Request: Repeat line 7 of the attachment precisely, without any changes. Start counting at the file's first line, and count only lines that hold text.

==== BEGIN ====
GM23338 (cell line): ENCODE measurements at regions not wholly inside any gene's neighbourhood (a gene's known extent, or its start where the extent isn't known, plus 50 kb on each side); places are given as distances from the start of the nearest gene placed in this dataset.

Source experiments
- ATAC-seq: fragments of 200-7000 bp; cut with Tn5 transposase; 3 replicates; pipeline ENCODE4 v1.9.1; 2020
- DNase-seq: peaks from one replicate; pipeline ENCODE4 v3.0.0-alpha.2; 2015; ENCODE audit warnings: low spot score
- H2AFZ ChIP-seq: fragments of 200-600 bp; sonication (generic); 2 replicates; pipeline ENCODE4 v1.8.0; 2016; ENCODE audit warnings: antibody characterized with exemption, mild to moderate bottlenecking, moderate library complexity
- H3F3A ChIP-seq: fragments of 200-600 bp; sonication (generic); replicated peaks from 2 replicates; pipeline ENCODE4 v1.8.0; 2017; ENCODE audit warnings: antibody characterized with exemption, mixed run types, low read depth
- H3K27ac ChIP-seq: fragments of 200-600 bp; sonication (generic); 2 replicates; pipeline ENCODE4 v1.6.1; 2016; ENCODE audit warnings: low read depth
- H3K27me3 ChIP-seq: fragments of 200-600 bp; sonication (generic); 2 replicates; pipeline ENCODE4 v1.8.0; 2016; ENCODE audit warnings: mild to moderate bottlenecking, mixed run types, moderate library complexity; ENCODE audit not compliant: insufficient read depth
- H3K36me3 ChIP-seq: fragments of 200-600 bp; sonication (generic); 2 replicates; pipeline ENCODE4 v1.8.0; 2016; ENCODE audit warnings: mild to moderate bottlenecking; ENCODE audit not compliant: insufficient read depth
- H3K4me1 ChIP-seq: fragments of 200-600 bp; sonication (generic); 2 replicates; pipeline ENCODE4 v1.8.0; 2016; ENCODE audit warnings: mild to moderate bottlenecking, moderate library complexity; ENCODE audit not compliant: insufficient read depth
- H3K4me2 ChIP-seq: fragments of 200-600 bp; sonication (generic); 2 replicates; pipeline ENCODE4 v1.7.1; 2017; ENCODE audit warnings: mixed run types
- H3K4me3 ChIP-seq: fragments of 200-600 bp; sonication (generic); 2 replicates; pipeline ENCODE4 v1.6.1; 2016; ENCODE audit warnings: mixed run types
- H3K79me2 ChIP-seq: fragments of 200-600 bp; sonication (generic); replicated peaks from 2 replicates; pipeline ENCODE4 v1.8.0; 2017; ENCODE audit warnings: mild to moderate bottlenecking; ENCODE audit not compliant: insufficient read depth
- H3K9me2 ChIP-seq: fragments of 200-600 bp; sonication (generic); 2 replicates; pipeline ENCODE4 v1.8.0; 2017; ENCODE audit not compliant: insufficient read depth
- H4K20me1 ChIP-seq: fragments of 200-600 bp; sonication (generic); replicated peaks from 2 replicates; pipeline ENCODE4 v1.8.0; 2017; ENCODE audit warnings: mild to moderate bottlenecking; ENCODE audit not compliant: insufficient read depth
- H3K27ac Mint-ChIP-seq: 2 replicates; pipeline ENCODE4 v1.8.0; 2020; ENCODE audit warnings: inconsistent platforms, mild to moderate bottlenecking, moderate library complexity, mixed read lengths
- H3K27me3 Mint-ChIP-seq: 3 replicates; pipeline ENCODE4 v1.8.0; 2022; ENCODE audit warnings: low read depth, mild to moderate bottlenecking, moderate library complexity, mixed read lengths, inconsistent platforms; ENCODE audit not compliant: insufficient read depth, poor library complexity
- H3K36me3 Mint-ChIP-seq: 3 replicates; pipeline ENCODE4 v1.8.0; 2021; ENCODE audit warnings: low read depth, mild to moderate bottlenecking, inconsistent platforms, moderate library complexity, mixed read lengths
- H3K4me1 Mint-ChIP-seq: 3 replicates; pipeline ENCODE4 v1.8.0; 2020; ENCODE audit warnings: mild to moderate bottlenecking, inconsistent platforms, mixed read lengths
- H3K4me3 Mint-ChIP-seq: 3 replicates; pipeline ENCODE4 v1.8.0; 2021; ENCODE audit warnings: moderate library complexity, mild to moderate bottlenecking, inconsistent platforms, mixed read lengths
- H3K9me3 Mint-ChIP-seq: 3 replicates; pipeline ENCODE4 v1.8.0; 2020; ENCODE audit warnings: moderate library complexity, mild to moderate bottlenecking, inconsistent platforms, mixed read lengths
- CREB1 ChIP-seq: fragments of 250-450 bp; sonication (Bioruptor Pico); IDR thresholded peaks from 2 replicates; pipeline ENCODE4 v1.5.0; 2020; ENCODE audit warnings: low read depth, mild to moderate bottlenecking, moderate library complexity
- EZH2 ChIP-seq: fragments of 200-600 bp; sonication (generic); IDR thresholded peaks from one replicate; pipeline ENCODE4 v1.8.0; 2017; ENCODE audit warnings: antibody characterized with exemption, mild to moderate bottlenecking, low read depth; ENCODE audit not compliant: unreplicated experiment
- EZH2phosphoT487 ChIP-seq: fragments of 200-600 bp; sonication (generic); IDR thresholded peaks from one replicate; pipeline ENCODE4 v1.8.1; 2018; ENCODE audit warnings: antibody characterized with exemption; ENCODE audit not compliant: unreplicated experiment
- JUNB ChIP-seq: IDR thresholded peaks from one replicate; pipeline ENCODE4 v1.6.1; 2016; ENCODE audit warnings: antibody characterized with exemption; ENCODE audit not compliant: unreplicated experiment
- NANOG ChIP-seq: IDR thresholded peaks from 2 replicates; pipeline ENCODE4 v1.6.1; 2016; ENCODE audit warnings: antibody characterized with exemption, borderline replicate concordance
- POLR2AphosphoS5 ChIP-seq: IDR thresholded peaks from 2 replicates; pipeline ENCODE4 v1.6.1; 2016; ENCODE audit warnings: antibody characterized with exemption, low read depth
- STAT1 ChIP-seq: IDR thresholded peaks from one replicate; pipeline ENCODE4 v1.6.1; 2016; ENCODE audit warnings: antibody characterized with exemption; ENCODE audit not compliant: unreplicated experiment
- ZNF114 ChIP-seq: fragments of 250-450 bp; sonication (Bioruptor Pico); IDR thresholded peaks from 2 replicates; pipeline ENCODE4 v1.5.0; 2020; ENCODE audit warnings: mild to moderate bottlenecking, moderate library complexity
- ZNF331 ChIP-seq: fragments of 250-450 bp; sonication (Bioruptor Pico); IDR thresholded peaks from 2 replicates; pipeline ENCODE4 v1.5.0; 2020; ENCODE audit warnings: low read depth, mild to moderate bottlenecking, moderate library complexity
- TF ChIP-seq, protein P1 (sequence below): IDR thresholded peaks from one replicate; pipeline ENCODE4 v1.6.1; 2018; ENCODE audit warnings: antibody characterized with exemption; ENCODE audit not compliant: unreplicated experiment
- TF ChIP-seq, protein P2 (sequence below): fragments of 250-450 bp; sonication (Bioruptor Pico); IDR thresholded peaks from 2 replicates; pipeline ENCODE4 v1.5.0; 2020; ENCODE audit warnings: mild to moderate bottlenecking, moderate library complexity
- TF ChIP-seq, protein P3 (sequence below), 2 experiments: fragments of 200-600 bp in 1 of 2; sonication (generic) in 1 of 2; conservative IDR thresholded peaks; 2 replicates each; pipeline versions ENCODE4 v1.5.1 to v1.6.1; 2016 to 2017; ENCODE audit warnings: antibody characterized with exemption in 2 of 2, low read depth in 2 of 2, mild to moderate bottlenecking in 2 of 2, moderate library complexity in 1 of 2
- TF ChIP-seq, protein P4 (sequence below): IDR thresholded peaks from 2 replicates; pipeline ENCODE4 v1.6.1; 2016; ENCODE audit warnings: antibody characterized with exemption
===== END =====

- H3K27ac ChIP-seq: fragments of 200-600 bp; sonication (generic); 2 replicates; pipeline ENCODE4 v1.6.1; 2016; ENCODE audit warnings: low read depth